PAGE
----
The Permit Review Committee has approved plans to convert the former Immaculata High School at 640 W Irving Park Road in Uptown for residential use. As previously reported, the redevelopment efforts are led by KGiles LLC and CA Ventures. Local firms Perkins Eastman and Level Architecture are assisting with the design of the mid-rise.
The project will yield a 22-story senior living high-rise with 192 units to be built on the American Islamic College’s existing parking lot. The existing school building was designated a city landmark in 1983 and will be converted into an additional 245 apartments. The landmark designation encompasses all parts of the school and additions but did not specify the scope of protection. It has been determined that exterior elevations, as well as the central lobby’s cast iron stair and two-story auditorium, are the significant features to be protected from demolition or alteration.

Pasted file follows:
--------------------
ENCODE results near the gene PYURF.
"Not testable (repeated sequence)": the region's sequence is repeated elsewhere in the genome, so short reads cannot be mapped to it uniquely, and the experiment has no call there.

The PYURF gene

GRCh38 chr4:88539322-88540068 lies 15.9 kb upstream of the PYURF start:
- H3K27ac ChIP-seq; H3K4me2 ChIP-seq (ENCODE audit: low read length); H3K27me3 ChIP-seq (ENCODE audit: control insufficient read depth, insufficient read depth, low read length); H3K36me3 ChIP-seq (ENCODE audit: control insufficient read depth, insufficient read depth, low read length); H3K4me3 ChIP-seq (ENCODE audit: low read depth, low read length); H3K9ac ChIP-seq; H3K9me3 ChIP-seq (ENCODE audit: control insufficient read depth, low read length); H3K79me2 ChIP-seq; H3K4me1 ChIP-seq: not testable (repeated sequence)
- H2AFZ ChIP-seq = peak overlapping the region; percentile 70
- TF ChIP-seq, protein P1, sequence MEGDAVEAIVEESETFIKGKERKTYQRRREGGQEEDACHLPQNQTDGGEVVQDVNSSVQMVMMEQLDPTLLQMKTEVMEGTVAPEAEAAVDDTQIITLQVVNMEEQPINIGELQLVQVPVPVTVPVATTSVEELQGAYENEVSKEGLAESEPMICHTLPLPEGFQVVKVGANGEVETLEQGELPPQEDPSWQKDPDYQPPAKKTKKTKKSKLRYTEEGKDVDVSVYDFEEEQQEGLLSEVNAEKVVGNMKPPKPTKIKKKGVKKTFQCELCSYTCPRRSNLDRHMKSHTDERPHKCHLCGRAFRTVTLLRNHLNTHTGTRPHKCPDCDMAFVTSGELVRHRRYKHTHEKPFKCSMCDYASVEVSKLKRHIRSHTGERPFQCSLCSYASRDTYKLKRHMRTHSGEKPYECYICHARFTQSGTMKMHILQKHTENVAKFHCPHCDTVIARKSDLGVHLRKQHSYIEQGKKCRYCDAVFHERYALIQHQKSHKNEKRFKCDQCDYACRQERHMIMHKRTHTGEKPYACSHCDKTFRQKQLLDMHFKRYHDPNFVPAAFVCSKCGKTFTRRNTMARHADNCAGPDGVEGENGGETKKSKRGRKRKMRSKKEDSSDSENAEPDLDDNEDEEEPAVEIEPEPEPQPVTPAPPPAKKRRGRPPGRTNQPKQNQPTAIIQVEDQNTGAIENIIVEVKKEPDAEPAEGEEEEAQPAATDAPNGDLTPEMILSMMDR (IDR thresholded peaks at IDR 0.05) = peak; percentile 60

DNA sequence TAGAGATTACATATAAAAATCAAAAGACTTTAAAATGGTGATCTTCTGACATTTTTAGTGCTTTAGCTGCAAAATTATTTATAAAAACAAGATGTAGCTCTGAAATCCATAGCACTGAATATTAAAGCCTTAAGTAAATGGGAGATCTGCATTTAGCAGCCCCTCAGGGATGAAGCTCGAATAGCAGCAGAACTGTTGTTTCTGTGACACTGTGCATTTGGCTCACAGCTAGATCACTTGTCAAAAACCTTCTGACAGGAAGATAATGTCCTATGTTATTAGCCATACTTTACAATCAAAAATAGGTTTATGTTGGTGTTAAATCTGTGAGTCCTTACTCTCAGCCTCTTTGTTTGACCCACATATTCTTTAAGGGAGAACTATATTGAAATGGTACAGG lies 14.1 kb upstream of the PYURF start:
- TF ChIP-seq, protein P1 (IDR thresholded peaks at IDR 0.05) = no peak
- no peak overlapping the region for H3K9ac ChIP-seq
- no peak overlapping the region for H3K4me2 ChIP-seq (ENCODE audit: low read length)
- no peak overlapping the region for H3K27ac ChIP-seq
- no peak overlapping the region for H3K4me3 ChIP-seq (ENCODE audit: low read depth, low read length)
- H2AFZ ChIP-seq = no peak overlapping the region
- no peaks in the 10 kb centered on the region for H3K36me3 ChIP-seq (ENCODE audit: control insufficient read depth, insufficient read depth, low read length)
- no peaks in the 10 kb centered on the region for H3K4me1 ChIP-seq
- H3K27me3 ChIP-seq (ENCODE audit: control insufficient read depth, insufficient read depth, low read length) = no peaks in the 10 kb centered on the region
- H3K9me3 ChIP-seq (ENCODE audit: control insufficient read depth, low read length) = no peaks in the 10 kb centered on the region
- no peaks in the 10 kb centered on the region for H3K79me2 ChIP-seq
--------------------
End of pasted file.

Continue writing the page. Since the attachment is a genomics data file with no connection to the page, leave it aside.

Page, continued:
Level Architecture will oversee the conversion of existing space, including the school which will house 245 typical apartments, mostly comprised of studios and one-bedrooms and five total two-bedroom configurations. Twenty percent of the overall unit count, or 49 units, will be designated as affordable.
In accordance with landmarking determinations, the main lobby stair will remain and will be enclosed inside a new vestibule to adhere to fire codes. A rooftop deck will be added and a large setback from the street will be prioritized for privacy. A new elevator and stairs will serve the new roof deck.
As is to be expected, windows will need to be installed and replaced to match the building’s originals. The condition of the windows will need to be accessed for repairs.
The 22-story senior living tower will be headed by Perkins Eastman and will contain 108 independent living units, 32 memory care units, 60 assisted living units, and 98 total parking spaces at the building’s rear. Of the unit count, 20 units will be offered at affordable rates.
The approval from the Permit Review Committee the $65 million project will next be vetted by the Chicago Plan Commission later this month before seeking final approval from both the Committee on Zoning and the full City Council.